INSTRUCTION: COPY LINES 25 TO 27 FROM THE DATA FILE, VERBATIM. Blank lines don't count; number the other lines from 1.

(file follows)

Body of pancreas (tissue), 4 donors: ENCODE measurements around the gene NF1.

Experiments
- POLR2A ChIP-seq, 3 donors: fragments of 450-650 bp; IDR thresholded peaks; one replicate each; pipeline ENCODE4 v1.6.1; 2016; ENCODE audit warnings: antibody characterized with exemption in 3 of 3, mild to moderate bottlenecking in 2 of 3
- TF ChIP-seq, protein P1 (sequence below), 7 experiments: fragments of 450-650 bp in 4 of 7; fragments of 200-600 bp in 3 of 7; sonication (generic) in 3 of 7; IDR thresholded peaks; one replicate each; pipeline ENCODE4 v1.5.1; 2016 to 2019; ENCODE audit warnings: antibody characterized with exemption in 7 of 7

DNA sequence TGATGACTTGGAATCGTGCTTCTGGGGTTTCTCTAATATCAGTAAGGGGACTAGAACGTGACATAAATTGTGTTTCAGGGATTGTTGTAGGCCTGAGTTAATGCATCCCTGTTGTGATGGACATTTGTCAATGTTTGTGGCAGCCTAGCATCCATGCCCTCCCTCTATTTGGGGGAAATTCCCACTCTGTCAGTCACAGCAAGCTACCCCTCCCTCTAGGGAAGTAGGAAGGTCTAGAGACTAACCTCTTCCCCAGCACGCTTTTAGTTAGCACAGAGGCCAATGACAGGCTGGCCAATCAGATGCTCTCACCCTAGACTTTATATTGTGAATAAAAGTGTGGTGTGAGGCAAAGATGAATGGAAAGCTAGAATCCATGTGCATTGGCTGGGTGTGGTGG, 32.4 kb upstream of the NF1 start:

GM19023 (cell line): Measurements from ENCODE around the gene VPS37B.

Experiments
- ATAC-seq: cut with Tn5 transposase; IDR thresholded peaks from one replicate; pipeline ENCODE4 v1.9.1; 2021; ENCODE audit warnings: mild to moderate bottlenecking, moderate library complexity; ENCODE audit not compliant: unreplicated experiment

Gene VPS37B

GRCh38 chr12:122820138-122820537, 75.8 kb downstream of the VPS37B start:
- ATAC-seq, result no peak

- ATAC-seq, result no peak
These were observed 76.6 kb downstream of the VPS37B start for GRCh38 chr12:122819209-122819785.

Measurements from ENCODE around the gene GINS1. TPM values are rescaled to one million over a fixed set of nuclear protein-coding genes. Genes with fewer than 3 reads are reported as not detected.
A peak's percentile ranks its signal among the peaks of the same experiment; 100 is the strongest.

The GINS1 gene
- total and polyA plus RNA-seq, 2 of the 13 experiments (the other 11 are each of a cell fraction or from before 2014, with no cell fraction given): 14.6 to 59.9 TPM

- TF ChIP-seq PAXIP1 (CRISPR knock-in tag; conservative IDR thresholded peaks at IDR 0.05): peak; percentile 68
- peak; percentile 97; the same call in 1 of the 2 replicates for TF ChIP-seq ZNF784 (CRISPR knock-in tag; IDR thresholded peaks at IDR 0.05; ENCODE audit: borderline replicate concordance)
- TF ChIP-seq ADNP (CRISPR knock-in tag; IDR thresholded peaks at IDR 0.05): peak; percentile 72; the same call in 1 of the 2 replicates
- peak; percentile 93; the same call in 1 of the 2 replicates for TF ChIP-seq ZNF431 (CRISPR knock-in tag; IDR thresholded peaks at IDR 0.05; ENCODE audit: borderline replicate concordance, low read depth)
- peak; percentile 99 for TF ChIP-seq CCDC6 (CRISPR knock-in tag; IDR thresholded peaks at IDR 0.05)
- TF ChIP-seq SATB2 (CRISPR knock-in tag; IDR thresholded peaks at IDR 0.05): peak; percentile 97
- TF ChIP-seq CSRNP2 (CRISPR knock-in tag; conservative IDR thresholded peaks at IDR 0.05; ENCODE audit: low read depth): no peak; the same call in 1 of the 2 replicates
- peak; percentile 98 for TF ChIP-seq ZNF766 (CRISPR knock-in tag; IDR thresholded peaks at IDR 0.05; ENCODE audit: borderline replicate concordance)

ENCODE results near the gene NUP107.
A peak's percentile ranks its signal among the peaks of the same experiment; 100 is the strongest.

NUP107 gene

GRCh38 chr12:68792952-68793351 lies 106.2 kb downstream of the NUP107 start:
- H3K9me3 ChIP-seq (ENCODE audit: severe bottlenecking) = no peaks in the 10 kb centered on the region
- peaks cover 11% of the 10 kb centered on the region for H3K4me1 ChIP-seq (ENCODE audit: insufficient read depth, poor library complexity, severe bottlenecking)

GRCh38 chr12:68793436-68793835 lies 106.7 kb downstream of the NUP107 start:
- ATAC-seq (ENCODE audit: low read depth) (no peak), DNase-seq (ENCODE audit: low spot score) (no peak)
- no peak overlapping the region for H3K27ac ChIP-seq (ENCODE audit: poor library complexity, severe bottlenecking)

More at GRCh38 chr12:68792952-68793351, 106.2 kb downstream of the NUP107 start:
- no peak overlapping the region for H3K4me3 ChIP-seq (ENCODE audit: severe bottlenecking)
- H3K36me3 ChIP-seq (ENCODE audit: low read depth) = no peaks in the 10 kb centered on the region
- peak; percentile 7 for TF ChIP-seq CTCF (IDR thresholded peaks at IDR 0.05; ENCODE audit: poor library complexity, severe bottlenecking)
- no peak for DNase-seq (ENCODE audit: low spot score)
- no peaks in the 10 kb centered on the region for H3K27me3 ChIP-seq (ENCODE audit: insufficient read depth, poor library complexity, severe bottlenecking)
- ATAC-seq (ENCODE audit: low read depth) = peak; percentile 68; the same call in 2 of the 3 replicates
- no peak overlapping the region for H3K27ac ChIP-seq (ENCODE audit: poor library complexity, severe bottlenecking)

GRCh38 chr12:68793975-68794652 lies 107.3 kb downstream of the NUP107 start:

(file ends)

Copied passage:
- peak; percentile 98 for TF ChIP-seq ZNF766 (CRISPR knock-in tag; IDR thresholded peaks at IDR 0.05; ENCODE audit: borderline replicate concordance)

ENCODE results near the gene NUP107.
A peak's percentile ranks its signal among the peaks of the same experiment; 100 is the strongest.